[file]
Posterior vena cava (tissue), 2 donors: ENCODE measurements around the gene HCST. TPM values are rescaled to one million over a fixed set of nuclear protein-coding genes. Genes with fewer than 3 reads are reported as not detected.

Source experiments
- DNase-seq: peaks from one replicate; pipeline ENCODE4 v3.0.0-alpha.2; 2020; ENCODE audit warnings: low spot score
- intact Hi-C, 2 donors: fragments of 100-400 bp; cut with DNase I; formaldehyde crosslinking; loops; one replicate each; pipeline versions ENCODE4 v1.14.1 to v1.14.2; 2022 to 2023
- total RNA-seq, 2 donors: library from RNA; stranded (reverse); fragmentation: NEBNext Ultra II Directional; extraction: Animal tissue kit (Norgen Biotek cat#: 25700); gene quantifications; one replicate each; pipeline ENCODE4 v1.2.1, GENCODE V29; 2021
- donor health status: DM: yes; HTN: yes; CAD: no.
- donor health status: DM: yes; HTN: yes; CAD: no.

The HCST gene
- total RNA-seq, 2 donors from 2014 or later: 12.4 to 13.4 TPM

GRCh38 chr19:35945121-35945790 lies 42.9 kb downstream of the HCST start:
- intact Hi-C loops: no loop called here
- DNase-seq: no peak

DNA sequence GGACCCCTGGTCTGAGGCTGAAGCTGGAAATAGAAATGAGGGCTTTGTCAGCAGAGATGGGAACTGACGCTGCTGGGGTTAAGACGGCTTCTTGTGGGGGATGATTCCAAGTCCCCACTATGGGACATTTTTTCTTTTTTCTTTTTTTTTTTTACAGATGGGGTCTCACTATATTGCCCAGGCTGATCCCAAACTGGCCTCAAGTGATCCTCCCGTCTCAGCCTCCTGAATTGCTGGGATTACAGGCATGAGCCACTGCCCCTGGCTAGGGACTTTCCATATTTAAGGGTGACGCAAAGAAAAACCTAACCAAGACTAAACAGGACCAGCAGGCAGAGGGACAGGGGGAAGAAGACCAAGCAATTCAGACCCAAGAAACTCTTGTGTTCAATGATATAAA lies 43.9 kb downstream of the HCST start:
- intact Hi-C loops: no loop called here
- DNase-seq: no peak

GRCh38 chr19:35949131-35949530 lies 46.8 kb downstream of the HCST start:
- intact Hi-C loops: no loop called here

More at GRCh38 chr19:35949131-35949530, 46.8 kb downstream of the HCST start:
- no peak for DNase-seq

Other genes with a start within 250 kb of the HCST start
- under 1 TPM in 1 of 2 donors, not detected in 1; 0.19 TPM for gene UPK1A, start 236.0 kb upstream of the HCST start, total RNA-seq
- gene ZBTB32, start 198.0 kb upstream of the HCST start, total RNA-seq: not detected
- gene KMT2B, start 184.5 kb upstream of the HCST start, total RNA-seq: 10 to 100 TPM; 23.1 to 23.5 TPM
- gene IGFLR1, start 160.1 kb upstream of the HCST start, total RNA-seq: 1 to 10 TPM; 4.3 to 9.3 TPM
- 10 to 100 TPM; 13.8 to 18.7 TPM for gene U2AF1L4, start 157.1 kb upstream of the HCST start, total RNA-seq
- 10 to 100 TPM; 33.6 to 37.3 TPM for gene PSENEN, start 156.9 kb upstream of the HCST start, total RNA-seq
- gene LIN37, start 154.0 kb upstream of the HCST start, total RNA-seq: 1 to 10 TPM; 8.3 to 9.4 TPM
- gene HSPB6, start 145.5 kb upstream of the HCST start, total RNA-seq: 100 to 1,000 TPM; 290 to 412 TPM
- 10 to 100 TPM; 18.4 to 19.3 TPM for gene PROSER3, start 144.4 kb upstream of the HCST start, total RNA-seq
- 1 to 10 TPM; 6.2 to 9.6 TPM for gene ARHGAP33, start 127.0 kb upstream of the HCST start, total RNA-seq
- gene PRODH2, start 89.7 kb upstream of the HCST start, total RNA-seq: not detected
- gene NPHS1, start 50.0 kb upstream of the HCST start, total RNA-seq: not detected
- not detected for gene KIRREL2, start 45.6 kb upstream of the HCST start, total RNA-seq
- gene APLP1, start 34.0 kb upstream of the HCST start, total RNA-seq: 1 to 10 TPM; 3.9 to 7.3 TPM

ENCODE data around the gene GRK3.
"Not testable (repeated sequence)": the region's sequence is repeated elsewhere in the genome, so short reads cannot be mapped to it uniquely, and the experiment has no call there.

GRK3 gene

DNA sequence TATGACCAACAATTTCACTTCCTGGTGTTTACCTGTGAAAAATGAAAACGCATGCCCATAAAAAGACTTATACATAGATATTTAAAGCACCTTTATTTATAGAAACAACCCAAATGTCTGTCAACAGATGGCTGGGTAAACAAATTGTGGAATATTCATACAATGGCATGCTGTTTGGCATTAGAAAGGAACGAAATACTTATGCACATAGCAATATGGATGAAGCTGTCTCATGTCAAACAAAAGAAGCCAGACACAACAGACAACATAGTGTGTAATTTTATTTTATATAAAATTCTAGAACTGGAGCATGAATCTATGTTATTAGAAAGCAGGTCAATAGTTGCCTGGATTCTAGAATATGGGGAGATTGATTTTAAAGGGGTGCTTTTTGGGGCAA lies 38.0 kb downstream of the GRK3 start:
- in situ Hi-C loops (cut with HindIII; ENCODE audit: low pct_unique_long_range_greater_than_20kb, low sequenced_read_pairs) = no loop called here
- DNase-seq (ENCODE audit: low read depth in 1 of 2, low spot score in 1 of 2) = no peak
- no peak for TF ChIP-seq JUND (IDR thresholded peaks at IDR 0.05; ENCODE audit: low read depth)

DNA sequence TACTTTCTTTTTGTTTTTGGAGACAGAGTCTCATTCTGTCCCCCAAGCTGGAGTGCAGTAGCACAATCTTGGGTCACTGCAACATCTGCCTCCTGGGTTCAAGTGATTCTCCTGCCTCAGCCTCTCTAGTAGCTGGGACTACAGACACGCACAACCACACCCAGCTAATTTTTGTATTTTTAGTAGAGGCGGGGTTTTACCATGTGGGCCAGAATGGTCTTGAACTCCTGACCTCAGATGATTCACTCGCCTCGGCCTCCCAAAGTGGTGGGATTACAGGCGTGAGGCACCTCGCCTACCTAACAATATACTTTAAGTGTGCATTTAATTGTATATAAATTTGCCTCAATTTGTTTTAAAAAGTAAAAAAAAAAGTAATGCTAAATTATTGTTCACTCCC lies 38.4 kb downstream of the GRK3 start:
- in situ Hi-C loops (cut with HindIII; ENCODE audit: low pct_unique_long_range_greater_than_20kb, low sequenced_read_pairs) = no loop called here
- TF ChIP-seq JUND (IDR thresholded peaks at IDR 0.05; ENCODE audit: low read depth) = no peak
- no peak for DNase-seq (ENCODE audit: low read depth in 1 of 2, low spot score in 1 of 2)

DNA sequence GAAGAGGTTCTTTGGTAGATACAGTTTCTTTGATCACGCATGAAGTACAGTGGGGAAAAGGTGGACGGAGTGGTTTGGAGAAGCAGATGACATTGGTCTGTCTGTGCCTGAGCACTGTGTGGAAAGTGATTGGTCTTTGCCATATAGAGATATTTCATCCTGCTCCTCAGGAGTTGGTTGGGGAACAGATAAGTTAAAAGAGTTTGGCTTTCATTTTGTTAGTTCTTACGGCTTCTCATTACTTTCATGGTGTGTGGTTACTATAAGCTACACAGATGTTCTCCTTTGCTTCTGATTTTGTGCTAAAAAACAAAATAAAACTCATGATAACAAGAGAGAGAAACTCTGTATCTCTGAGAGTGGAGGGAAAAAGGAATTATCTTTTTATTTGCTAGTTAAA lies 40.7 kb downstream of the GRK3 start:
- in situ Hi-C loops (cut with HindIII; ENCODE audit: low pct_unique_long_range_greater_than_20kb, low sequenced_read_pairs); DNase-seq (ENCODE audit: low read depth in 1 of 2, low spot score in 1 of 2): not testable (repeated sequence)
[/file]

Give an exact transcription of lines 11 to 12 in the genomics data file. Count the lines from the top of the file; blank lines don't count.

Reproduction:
- intact Hi-C loops: no loop called here
- DNase-seq: no peak